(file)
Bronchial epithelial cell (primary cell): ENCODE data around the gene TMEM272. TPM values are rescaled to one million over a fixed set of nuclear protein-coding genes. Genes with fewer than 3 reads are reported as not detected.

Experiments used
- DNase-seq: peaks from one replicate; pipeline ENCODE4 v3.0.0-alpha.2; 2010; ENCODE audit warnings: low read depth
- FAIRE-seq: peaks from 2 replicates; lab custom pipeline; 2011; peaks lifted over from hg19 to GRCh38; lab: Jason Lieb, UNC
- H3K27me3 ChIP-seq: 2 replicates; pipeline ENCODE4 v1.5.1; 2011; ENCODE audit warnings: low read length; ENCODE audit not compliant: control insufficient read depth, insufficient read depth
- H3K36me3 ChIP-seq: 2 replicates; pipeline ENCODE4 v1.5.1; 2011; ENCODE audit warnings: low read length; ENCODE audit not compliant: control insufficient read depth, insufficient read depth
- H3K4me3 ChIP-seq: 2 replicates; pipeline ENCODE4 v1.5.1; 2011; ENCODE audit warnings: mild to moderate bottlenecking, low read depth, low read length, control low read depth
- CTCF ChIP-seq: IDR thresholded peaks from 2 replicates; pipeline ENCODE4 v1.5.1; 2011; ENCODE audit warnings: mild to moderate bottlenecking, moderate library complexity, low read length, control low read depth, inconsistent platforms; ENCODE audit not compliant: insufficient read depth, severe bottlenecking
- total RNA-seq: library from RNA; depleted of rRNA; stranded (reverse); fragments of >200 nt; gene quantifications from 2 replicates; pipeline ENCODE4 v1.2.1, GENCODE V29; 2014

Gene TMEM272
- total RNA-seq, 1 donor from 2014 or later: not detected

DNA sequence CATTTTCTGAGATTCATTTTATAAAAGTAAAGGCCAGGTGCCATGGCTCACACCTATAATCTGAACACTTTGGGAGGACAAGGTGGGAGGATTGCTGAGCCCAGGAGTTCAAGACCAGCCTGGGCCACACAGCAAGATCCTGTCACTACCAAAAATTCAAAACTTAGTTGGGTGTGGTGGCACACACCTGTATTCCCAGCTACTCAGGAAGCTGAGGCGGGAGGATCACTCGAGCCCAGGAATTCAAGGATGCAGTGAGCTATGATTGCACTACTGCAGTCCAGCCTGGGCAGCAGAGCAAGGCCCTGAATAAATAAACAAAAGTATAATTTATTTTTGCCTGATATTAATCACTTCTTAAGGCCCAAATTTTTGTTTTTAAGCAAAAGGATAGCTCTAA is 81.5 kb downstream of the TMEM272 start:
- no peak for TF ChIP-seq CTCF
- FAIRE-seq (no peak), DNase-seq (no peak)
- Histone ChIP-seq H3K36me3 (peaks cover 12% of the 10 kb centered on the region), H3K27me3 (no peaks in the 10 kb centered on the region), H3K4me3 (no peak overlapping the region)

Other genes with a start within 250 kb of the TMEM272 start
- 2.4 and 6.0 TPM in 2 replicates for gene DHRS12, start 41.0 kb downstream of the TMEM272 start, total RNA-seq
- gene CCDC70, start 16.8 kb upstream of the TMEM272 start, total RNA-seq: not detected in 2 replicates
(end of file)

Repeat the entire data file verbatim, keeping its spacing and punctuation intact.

Bronchial epithelial cell (primary cell): ENCODE data around the gene TMEM272. TPM values are rescaled to one million over a fixed set of nuclear protein-coding genes. Genes with fewer than 3 reads are reported as not detected.

Experiments used
- DNase-seq: peaks from one replicate; pipeline ENCODE4 v3.0.0-alpha.2; 2010; ENCODE audit warnings: low read depth
- FAIRE-seq: peaks from 2 replicates; lab custom pipeline; 2011; peaks lifted over from hg19 to GRCh38; lab: Jason Lieb, UNC
- H3K27me3 ChIP-seq: 2 replicates; pipeline ENCODE4 v1.5.1; 2011; ENCODE audit warnings: low read length; ENCODE audit not compliant: control insufficient read depth, insufficient read depth
- H3K36me3 ChIP-seq: 2 replicates; pipeline ENCODE4 v1.5.1; 2011; ENCODE audit warnings: low read length; ENCODE audit not compliant: control insufficient read depth, insufficient read depth
- H3K4me3 ChIP-seq: 2 replicates; pipeline ENCODE4 v1.5.1; 2011; ENCODE audit warnings: mild to moderate bottlenecking, low read depth, low read length, control low read depth
- CTCF ChIP-seq: IDR thresholded peaks from 2 replicates; pipeline ENCODE4 v1.5.1; 2011; ENCODE audit warnings: mild to moderate bottlenecking, moderate library complexity, low read length, control low read depth, inconsistent platforms; ENCODE audit not compliant: insufficient read depth, severe bottlenecking
- total RNA-seq: library from RNA; depleted of rRNA; stranded (reverse); fragments of >200 nt; gene quantifications from 2 replicates; pipeline ENCODE4 v1.2.1, GENCODE V29; 2014

Gene TMEM272
- total RNA-seq, 1 donor from 2014 or later: not detected

DNA sequence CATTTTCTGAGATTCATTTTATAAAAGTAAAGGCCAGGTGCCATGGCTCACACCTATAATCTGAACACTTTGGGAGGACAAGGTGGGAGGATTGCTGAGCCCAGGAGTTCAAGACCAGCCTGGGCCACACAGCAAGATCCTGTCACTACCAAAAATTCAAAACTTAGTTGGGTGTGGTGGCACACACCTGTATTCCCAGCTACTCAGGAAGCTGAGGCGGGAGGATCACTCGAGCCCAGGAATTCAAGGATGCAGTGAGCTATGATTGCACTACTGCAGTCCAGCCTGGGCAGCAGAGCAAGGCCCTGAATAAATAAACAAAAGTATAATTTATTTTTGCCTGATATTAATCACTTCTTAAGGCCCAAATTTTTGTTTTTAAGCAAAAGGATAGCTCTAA is 81.5 kb downstream of the TMEM272 start:
- no peak for TF ChIP-seq CTCF
- FAIRE-seq (no peak), DNase-seq (no peak)
- Histone ChIP-seq H3K36me3 (peaks cover 12% of the 10 kb centered on the region), H3K27me3 (no peaks in the 10 kb centered on the region), H3K4me3 (no peak overlapping the region)

Other genes with a start within 250 kb of the TMEM272 start
- 2.4 and 6.0 TPM in 2 replicates for gene DHRS12, start 41.0 kb downstream of the TMEM272 start, total RNA-seq
- gene CCDC70, start 16.8 kb upstream of the TMEM272 start, total RNA-seq: not detected in 2 replicates